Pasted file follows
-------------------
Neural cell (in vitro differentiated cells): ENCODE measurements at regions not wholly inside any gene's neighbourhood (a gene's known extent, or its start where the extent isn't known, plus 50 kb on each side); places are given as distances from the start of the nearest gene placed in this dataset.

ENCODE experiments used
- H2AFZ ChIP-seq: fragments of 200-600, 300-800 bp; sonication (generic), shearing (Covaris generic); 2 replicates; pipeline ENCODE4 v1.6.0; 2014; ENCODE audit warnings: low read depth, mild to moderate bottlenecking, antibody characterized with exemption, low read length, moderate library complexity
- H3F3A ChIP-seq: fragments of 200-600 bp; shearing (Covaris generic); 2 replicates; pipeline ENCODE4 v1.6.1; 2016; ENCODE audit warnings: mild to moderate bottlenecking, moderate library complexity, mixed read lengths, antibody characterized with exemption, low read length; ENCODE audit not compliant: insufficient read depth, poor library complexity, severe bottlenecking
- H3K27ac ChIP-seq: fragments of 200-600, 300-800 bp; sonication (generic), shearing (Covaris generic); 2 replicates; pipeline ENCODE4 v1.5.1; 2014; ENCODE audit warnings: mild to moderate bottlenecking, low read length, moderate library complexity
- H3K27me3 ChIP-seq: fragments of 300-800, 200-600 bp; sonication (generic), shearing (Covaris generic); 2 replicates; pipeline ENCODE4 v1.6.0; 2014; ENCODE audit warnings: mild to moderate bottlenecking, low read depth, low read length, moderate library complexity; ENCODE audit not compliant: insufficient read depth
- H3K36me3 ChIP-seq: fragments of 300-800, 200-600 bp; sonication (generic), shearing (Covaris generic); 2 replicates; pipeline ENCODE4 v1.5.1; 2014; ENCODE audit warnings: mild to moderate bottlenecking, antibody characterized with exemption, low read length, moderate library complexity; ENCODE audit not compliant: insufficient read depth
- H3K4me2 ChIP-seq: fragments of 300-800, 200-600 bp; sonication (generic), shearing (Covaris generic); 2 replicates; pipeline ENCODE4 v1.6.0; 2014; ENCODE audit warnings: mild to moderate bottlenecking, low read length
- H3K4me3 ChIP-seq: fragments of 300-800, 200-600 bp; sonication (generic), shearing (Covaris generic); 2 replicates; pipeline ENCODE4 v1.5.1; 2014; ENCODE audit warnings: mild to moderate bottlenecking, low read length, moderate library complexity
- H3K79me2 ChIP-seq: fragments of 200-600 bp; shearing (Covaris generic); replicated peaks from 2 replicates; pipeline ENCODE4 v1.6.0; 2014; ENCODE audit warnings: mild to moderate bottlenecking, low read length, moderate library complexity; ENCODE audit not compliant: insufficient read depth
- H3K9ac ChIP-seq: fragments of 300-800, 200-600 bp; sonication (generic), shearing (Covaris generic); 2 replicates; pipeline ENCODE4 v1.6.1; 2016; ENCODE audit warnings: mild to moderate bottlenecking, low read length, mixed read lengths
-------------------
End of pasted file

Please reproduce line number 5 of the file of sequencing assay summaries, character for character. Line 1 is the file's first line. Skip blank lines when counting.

- H3K27ac ChIP-seq: fragments of 200-600, 300-800 bp; sonication (generic), shearing (Covaris generic); 2 replicates; pipeline ENCODE4 v1.5.1; 2014; ENCODE audit warnings: mild to moderate bottlenecking, low read length, moderate library complexity